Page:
Gazing out my window is still my favored pastime during the shelter-in-place. It’s amazing that what I see outdoors never fails to entertain me. A lot of times, it beats watching TV. Because what I see provokes meanderings of the mind, some amusing, some puzzling or intriguing and even some, nostalgic.
I notice more bikers pass by than before the shelter-in. After all, the street in front of my house is perfect for biking, especially this time when few cars drive by. Besides, the tree-lined street offers a scenic view that makes it more enjoyable for cyclists and pedestrians.
Strange to see is that the bikers, compared to pedestrians that walk by, show greater enjoyment of their freedom and activity as they whoosh by – almost like an infectious lighthearted abandon. Now, don’t get me wrong – I’m not judging – just observing and sharing impression, maybe a crazy one at that.
But for this reason, this baby boomer Lola wishes she could bike again. My first attempt to learn to bike was when I was an exchange student in a high school in Pennsylvania. My host American sister coaxed me into riding down the hill on a very lovely Saturday afternoon. My first to ride a bike! And silly as I was when I was young – I took the challenge. I felt like a princess on a spree the first 15 minutes, until the spill. Good thing, there were no cars passing by then. A few bruises, yes. But worse still was my embarrassment. I quickly looked around to check for any audience. A neighbor working on his yard and my American sister. Not bad. With some ouch, I picked myself up and walked the bike the next 20 minutes home.
I tried the bike again when my children were in the primary grades. While my husband pampered his hobby in the company’s community garden, the kids and I went riding in the large parking lot. It was absolute euphoria. I remembered the basics. That time, I felt like a queen shooting the breeze as I circled the parking lot several times – until the spill. The children were concerned, of course. But I picked myself up faster than they could rush to my side, while yelling to their father to come help me. Again, like my first bike spill, a few bruises, but a worse pain, my embarrassment to a couple of company employees walking out to the parking lot.
So today, as I watched the bikers outside my home, I wondered, should this baby boomer Lola try it again? Actually, I’m tempted – and if I do, certainly without that reckless, lighthearted abandon that I so envy of the bikers that whoosh by.
Now, back to looking out my window. I’m waiting for the bulldog and his owner pass by. They do every afternoon. Always, the dog is with a mask; the owner is without one. I just want to see when he will give in to wearing a mask, especially now when the city and the county are starting to modify the stay-at-home orders with strict guidelines one of which is: “must wear a mask when going out of the house”. When I go out, I will be wearing a face mask. Best to adhere to the guidelines – they’re for all our own good.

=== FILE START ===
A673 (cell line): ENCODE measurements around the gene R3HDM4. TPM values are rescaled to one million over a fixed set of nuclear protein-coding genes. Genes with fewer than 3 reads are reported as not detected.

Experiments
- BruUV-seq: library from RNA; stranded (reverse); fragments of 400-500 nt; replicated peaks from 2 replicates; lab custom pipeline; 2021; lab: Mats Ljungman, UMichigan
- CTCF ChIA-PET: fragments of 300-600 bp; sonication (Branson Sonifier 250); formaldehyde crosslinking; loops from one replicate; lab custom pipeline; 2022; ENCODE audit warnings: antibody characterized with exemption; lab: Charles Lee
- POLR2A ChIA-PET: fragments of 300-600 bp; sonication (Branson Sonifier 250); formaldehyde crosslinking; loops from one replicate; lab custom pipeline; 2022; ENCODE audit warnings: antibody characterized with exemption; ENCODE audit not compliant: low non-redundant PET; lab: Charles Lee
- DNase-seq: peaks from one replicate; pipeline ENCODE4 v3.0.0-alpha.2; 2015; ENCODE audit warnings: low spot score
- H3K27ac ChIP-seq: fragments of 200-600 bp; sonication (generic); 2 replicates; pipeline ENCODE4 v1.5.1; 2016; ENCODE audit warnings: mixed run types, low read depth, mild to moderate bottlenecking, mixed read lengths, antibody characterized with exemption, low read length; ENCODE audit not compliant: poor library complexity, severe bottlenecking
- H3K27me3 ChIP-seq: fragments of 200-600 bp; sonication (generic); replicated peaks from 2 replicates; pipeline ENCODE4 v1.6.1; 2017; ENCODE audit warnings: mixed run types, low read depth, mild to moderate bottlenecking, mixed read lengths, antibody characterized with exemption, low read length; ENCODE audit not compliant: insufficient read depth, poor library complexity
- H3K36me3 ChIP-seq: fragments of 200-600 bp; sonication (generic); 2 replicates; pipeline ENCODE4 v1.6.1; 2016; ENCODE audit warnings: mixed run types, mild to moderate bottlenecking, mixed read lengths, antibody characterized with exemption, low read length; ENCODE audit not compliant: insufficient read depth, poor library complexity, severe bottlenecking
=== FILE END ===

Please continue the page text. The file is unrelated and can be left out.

Talking about going out — I will be using my car to drive. But I’ve been stubborn. Someone advised me to turn my car on occasionally to preserve the battery, or to check the engine. Well, I haven’t, for two months! Never went out except to throw my garbage. Now, I’m thinking of going to the car parked on the street right in front of my house. I’m just afraid, the battery won’t respond. Keeping my fingers crossed. And seriously, will I get used to the driving stress again? Hmmm … maybe I should learn to bike.
On the other side of the street in front of my home is a lush yard with bright yellow daisies crowning the top of the bushes. Gazing at them has always been the highlight of looking out the window. Today, however, the yellow balls of flowers don’t appear as massive or perky as the past days/weeks. The weather has turned warmer. The daisies must be needing more water. Strange, I feel like dashing over to give the daisies a generous douse. Wonder if the owner would mind. All I want is for those flowers to become lush and happy-looking again – that certainly would make me enjoy fixing my gaze on them. Funny, those neighbors didn’t plant the daisies for me, I tell myself.
I made a quasi-scientific survey of the number of cars that drive by in five minutes. More than three weeks ago – three drove by in five minutes. Last week, eight passed in five minutes. Today, 14 passed in five minutes. On any regular normal day (before the shelter-in), more than 30 would have driven by in five minutes in both directions. Very understandable. Life is trying to get back to at least semi-normal, but not just quite yet.
So, as we continue to shelter in, I stick to my favorite pastime – gazing out my window … and letting my thoughts meander.